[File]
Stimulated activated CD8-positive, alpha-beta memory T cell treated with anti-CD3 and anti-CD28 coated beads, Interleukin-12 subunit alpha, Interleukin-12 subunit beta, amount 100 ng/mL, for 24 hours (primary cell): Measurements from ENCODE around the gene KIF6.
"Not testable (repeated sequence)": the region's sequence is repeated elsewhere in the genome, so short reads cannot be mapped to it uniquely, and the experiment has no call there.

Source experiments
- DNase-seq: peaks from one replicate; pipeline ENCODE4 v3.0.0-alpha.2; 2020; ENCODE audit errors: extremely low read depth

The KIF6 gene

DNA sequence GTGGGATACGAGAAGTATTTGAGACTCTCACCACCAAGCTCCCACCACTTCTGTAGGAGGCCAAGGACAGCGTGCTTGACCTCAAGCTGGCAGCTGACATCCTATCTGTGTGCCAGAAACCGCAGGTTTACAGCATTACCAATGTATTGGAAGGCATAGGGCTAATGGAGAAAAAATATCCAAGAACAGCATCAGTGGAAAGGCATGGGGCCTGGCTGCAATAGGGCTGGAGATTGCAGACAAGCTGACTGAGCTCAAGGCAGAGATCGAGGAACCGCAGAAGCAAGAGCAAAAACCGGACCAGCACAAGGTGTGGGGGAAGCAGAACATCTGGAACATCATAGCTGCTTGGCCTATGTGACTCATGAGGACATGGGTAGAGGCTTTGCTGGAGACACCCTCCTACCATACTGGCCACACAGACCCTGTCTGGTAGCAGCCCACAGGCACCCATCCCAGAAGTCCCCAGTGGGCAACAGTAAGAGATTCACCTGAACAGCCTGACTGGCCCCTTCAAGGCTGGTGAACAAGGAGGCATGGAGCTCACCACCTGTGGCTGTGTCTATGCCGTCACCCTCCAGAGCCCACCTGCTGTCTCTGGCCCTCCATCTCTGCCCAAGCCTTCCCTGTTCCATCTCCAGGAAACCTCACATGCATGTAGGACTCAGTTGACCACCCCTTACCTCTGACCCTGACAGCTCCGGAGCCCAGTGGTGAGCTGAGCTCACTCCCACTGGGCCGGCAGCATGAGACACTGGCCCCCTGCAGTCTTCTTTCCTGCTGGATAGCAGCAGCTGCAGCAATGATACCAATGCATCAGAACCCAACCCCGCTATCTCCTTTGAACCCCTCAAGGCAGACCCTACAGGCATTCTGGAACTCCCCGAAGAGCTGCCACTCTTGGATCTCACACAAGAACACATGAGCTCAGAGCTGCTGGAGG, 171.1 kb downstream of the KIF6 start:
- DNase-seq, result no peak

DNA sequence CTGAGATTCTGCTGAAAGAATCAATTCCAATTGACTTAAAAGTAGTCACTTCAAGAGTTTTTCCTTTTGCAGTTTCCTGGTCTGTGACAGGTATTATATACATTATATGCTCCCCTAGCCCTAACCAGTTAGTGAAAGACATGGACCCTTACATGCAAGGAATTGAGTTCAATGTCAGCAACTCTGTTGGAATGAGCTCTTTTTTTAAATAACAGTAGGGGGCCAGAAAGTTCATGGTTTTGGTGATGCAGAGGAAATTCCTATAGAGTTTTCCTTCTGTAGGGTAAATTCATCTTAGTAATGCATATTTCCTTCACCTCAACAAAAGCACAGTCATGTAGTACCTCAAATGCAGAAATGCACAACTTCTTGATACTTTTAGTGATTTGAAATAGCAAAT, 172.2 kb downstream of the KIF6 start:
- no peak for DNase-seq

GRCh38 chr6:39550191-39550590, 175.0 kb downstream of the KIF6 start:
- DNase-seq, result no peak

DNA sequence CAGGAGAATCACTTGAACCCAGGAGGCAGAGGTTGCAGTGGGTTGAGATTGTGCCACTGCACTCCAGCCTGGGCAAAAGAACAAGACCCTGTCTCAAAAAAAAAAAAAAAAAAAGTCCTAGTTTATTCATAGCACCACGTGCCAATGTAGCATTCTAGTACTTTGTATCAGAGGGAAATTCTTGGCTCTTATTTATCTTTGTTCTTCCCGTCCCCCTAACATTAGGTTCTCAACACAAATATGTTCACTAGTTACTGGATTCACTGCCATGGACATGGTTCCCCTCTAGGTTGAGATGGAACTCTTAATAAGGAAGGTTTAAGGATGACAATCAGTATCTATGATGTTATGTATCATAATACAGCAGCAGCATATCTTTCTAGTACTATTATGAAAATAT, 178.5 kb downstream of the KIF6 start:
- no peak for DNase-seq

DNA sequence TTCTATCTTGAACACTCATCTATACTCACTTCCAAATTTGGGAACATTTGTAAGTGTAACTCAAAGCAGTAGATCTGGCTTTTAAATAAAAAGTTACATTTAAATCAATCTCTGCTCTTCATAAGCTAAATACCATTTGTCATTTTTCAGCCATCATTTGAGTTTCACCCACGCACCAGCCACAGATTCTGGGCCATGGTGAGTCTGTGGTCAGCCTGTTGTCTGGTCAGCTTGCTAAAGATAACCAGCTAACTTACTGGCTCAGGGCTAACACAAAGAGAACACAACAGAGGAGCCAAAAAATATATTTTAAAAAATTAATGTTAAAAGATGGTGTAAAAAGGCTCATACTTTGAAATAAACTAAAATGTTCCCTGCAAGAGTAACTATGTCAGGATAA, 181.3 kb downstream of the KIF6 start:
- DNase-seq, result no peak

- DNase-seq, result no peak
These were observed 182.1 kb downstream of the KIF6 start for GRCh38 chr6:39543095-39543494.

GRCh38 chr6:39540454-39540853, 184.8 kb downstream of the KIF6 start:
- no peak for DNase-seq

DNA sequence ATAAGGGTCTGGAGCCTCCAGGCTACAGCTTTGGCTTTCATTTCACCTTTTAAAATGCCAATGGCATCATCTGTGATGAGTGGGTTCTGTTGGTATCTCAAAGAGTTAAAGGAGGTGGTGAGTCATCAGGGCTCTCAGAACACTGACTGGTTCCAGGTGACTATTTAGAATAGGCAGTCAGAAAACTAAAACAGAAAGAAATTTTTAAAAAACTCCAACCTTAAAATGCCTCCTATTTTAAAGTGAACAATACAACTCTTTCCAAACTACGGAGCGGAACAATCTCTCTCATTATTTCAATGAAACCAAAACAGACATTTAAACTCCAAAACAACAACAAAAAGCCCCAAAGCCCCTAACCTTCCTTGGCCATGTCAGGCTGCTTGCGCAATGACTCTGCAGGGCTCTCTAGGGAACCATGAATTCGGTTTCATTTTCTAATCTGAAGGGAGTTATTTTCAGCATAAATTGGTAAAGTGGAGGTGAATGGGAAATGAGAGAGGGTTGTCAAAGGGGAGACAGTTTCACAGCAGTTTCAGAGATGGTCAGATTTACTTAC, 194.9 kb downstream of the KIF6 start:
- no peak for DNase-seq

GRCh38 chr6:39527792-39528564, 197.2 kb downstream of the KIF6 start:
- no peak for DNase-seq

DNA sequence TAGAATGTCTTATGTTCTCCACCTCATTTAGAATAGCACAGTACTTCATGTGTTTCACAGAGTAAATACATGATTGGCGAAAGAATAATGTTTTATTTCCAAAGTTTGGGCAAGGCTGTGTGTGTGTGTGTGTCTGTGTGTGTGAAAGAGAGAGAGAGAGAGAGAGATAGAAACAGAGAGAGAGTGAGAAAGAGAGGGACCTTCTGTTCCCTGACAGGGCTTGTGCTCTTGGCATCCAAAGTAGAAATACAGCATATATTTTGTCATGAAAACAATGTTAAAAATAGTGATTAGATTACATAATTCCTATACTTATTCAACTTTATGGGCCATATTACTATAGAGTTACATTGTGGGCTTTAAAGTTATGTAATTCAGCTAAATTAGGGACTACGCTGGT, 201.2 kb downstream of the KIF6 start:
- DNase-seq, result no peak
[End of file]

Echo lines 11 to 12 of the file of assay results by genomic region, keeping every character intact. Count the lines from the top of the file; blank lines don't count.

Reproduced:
- DNase-seq, result no peak

DNA sequence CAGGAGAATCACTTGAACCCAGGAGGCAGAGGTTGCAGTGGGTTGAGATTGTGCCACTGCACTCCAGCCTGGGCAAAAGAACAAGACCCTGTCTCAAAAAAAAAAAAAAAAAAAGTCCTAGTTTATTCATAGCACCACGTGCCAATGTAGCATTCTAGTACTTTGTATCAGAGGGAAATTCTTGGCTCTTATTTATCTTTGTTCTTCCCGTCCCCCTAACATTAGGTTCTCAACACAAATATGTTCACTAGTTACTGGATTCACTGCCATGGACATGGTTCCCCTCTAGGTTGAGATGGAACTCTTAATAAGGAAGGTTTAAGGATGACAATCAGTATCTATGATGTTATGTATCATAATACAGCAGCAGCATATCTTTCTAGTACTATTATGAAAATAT, 178.5 kb downstream of the KIF6 start: